The Boston Globe asked its baseball writers to share their favorite and least-favorite ballparks. On Sept. 25, 2016, I wrote about Dodger Stadium, which would rank higher on my list if the customer service wasn’t so bad.
Dodger Stadium is still a beautiful ballpark. Yes, it’s more than 50 years old, but it’s not a relic. Instead, thanks to a little work, it’s still an amazing sight.
And it’s all the better when it has a game to match, like today, when Charlie Culberson hit a 10th-inning division-winning homer, giving Vin Scully one last great Dodger Stadium call.
Unlike when it opened in 1962, Dodger Stadium now has drinking fountains. What it doesn’t appear to have is one feature you can find at pretty much any other sporting event you go to …
So after we had to go up four flights of stairs outside the stadium because we dared try to get in the wrong gate (as opposed to anywhere else you go, where they let you in and you find where you belong) there was no one to help us figure out where we should go.
And when we went for ice cream in the middle innings, after learning the team store had no Chase Utley shirts (no biggie, he’s only the starting second baseman), the person serving our line got sent on break.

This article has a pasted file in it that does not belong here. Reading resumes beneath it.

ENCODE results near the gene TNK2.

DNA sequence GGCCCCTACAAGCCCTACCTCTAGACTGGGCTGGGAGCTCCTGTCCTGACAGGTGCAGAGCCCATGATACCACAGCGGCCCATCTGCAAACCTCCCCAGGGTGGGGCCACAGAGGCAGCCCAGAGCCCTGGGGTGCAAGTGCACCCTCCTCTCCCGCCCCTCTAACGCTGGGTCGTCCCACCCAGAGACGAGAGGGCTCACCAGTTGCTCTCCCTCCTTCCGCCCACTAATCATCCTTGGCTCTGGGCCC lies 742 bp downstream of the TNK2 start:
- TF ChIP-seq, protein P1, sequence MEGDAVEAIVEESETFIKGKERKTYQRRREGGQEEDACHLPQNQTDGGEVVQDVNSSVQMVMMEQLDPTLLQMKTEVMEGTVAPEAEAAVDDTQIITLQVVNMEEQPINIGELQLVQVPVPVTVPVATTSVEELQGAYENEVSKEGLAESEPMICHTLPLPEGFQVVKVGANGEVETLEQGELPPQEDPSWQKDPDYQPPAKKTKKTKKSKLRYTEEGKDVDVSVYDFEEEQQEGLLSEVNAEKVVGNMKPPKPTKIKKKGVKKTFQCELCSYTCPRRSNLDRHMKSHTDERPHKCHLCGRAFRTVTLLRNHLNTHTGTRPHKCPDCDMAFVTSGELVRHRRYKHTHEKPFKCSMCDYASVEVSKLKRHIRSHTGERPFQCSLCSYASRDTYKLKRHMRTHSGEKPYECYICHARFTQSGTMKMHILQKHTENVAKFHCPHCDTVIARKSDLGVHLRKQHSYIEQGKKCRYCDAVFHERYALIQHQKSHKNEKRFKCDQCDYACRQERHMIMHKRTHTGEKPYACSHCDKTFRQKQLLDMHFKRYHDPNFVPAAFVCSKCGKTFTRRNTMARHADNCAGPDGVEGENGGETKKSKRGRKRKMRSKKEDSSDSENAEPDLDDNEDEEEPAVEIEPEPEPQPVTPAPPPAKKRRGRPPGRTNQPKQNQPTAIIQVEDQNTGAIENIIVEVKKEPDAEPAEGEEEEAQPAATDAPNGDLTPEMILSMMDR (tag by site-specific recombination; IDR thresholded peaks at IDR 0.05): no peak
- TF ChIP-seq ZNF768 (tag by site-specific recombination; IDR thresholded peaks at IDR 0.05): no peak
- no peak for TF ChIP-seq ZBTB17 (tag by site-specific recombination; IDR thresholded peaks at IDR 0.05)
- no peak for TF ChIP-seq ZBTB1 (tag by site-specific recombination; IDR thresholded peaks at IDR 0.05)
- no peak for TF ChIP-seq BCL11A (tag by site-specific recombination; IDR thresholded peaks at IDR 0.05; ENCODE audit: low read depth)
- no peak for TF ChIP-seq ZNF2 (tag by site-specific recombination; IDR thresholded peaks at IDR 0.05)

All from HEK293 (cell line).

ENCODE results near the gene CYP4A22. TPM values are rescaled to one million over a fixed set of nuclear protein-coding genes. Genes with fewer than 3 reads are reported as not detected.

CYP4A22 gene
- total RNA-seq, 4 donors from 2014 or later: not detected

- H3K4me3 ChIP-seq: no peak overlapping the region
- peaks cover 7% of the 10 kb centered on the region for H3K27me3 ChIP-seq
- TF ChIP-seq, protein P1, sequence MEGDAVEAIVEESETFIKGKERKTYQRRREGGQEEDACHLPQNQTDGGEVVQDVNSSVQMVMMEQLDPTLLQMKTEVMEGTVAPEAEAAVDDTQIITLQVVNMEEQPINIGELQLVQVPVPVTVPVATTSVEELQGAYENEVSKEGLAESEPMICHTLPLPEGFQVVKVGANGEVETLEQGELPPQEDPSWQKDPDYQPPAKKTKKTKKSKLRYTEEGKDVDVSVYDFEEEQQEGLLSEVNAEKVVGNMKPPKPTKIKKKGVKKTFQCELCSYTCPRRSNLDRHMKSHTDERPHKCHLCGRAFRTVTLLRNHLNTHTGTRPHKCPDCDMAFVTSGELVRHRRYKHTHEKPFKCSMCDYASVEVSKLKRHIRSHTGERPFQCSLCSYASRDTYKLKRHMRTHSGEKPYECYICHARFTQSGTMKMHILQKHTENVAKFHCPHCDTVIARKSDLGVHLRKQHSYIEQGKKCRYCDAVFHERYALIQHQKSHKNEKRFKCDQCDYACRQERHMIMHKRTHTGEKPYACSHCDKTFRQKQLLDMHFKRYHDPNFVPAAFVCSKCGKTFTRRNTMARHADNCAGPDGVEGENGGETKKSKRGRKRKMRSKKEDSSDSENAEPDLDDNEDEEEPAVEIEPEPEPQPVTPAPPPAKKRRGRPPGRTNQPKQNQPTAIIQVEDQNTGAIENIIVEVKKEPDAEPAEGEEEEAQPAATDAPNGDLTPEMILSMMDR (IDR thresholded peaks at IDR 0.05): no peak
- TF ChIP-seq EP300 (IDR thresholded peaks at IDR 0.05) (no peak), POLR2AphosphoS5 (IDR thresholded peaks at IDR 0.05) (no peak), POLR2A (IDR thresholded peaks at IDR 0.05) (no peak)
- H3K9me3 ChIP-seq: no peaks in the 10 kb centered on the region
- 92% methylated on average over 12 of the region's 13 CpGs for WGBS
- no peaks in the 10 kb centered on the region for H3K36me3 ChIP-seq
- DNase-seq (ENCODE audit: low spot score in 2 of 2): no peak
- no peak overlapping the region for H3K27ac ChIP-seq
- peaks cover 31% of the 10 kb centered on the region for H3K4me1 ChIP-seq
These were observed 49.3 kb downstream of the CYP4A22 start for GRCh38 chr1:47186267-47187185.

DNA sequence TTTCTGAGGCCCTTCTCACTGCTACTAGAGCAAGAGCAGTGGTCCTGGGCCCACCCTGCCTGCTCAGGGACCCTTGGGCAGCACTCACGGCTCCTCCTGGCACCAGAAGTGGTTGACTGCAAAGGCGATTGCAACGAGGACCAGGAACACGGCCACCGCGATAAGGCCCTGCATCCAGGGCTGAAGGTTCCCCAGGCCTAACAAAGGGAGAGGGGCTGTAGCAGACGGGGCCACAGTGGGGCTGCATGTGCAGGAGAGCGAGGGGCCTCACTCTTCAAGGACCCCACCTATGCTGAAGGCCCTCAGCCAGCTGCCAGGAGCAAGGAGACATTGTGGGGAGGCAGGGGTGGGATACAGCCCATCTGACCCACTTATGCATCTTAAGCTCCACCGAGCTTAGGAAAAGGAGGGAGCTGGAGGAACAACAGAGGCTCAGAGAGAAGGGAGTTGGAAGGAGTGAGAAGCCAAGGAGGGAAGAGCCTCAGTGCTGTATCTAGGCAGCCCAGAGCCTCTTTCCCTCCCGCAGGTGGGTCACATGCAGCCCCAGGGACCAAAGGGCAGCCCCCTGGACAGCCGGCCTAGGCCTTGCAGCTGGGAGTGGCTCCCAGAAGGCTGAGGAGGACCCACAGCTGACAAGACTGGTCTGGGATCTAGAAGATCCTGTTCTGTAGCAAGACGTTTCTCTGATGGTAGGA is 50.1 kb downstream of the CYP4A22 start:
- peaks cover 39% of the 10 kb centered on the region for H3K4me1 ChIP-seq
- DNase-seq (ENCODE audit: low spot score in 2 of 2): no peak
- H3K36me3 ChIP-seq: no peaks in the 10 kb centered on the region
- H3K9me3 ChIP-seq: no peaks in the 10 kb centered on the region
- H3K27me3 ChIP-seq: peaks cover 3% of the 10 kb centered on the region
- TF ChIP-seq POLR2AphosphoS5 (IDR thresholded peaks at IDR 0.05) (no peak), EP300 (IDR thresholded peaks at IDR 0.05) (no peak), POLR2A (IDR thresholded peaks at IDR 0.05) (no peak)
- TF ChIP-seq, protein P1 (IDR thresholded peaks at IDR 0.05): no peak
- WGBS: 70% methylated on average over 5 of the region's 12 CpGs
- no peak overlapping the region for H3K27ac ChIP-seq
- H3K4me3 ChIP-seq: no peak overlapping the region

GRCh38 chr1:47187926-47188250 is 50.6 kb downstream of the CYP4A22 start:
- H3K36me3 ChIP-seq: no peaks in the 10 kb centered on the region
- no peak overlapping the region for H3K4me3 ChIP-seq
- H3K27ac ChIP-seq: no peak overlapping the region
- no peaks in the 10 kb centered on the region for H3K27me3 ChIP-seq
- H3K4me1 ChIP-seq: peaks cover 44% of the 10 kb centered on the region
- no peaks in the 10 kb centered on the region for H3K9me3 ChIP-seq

At least another teller gave us a military discount when she saw my wife’s USAA credit card (her father is retired Army). I hope she doesn’t get fired for this appalling display of customer service.
And when an older woman fell in our aisle, amazingly not hitting her head and seeming more shaken than anything, several fans helped her, but I didn’t see any stadium personnel for at least 10 minutes until paramedics showed up.
A ballgame at Dodger Stadium can hardly disappoint. But based on today’s experience, going to a ballgame at Dodger Stadium could hardly be more disappointing.